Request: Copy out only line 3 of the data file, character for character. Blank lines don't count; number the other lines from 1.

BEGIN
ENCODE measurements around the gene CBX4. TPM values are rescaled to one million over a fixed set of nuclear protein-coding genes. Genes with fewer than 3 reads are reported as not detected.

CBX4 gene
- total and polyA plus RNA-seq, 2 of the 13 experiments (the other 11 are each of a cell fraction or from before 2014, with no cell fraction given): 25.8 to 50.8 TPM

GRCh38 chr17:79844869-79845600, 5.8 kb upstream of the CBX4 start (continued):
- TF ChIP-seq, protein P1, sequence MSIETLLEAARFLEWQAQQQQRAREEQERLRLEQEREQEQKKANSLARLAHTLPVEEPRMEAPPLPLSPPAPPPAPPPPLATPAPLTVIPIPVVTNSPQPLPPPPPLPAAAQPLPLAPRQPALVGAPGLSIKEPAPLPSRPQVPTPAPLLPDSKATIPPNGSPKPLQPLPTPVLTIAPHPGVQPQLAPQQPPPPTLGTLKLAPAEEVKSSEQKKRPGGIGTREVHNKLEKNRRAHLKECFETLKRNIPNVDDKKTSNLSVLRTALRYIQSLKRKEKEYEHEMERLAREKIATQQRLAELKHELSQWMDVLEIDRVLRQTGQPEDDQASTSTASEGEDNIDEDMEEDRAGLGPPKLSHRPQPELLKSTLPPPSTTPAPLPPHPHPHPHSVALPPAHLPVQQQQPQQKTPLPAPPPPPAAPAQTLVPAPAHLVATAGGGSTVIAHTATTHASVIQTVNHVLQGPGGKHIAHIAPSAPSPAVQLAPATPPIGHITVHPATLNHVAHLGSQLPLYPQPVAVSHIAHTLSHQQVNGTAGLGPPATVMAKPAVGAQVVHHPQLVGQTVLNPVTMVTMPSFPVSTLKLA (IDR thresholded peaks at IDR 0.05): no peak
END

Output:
- total and polyA plus RNA-seq, 2 of the 13 experiments (the other 11 are each of a cell fraction or from before 2014, with no cell fraction given): 25.8 to 50.8 TPM